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How are you sabotaging your job search?

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When you enter, or re-enter the job market, there is an initial feeling of empowerment and excitement at the prospect of potentially landing a new job. The feeling of hopefulness lingers for a few weeks as you remain positive that an employer will contact you and invite you to an interview.

But when weeks, then months pass, and your resume remains unnoticed, and the phone never rings, you begin to wonder what you’ve been doing wrong? And what you can do to turn things around?

Not landing the job you want or need can become frustrating. But instead of stressing, it’s advisable that you instead re-examine your job search tactics. It may not be visibly obvious at first, but you may be doing small things that are sabotaging your career hunt.

How could I be hurting my chances of finding the right job, you ask?  

You may be doing so by limiting yourself by sticking to old tactics and methods you’re familiar with.

Aside sticking to traditional methods of recruitment, here are some of others ways you may be unknowingly sabotaging your job hunt:

You Have Typos and Grammatical Errors in Your Resume

Just in case someone does take the time to read your cover letter or resume, it’s important to make sure you not only proofread them, but quadruple checked them. When your job materials have poor punctuation or a lot of misspelled words, employers or recruiters may wonder why you didn’t take time to check them. They may also see you as careless, which may prompt them to ignore or reject your application. Be sure to check your job material four or five times, and have someone with high level writing skills check over them.  

You’ve lied on Your Job Profile and Interview  

Lying is never advisable, as it will always backfire. No matter how badly you want a job, never lie on your resume or during an interview. Note that employers or recruiters are likely to do their own research to confirm that the details you’ve provided are true. They may contact your previous employer or check references. Lying will only tarnish your reputation and hurt your future chances of landing a job.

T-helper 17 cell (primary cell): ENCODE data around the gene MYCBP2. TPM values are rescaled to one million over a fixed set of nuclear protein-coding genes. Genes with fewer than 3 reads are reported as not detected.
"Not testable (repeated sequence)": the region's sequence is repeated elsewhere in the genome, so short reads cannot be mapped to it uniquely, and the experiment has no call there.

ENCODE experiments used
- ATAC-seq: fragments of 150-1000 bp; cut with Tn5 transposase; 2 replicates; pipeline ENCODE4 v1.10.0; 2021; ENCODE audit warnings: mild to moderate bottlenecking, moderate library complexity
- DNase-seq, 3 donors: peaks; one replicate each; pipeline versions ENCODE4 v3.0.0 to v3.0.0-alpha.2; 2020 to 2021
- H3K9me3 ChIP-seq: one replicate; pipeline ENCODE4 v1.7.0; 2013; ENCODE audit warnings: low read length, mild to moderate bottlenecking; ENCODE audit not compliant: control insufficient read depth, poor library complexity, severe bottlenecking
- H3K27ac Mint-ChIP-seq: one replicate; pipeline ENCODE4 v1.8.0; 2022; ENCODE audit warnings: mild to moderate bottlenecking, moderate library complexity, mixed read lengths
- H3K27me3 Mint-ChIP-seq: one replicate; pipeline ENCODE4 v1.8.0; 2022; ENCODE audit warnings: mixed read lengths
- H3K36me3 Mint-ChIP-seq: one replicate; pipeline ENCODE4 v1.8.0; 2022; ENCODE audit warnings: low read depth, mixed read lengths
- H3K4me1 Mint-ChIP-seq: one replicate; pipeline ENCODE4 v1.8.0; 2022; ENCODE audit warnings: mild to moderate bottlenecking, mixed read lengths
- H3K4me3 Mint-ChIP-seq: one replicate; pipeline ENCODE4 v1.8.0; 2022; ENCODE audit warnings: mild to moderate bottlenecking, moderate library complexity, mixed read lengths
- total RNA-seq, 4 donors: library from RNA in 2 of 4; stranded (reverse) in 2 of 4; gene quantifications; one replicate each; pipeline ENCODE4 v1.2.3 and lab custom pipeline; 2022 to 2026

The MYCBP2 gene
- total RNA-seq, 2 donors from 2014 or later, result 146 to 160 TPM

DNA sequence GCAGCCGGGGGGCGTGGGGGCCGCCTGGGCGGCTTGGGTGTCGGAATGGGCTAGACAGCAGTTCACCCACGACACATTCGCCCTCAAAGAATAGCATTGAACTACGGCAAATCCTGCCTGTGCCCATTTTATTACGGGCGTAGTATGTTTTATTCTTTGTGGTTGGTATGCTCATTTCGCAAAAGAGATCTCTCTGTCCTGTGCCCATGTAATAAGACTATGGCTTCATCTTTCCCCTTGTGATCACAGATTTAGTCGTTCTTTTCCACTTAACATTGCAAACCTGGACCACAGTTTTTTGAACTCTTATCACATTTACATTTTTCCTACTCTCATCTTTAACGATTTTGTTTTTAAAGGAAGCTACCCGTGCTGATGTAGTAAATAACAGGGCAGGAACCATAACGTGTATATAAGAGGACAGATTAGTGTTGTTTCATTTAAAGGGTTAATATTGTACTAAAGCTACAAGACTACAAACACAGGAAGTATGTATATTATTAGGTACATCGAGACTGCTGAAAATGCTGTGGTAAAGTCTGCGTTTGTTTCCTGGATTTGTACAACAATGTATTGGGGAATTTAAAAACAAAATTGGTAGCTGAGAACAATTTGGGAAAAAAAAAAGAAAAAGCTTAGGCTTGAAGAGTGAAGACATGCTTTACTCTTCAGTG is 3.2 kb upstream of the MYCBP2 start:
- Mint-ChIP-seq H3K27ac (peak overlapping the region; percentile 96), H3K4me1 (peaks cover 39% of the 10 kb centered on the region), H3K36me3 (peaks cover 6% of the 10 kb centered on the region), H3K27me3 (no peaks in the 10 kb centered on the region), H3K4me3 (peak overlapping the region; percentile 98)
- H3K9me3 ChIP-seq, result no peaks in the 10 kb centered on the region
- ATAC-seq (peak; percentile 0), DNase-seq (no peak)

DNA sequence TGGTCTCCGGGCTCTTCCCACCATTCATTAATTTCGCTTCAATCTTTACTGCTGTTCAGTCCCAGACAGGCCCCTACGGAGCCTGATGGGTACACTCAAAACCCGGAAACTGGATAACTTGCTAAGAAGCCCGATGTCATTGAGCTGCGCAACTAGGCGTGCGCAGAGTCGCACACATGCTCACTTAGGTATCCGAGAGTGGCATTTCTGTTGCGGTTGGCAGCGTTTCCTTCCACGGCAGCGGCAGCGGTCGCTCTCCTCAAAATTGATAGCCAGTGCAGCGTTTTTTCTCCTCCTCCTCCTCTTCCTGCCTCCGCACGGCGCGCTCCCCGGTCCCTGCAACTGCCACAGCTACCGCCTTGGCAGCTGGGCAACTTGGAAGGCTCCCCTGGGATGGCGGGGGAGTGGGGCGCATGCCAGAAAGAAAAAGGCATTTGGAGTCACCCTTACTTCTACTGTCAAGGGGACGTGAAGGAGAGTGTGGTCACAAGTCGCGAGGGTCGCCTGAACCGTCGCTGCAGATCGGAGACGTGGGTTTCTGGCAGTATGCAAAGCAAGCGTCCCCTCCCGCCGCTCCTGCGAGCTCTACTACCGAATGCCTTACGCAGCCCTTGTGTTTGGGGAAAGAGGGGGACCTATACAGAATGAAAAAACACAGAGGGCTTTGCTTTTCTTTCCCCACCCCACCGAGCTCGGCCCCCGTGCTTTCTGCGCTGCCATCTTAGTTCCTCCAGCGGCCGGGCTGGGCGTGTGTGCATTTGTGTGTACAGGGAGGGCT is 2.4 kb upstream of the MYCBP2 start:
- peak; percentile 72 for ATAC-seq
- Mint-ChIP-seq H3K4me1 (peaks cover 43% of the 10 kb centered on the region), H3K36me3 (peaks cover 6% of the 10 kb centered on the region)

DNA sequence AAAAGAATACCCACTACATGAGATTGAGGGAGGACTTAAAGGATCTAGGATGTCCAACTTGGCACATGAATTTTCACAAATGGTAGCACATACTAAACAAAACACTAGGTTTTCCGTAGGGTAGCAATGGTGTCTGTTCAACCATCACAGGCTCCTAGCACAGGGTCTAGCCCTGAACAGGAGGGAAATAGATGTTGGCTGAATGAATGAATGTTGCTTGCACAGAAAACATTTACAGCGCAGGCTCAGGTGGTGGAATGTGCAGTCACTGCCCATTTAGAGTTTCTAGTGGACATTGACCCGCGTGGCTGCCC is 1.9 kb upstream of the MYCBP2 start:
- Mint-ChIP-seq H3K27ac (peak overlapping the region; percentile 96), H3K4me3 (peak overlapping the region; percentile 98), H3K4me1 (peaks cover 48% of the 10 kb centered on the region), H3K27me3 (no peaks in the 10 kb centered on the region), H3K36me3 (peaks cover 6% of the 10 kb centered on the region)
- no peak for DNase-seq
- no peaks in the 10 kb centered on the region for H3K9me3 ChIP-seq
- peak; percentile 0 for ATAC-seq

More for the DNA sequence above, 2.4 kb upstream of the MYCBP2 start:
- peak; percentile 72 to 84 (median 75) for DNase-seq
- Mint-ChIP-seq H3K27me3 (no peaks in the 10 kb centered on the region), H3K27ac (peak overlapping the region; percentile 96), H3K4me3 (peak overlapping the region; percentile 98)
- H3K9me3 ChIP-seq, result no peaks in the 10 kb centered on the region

Having a Generic Cover Letter/ Resume

If you’re pursuing a specific position, make sure that your resume and cover letter are tailored for the job you’re applying for. If not, employers or recruitment agencies may think you’re too lazy to submit personalized material. It shows lack of passion, and lack of initiative. You have to really connect with a recruiter or company by telling them why they are suitable for the position. You also need to make it clear to them why you want to join and be a part of their company. Sell what you can bring to the company.

You Aren’t Prepared for the Interview

When you get invited for an interview, it’s crucially that you make a good impression. Apart from showing up a few minutes early, you need to be prepared. This means, learning more about the company as well as the position you’re applying for. By not doing enough research, you may cause the employer think that you’re lazy or uninterested. You should ask questions to let them know that you’re curious about the job and the company.  Make a good impression!

You Don’t ‘Actively’ Look for a Job

Telling friends and family members that you need a job is not the only way to get one. You need to use all available tools to let employers know that you are looking for work. Sign-up to online recruitment platforms, create online profiles, and make your name and profile known. Don’t be discouraged if no one contacts you; continue with your search and keep hoping for the best!

LiveHire is a marketplace that connects employers and talents. We partner with the biggest brands in the country to match people and careers, as well as provide a rewarding employment journey experience for everyone. We are committed to helping you live the career you love through the use of a live talent ecosystem. To join our talent communities and improve your job search, sign-up as a worker or visit our website, www.livehire.me.

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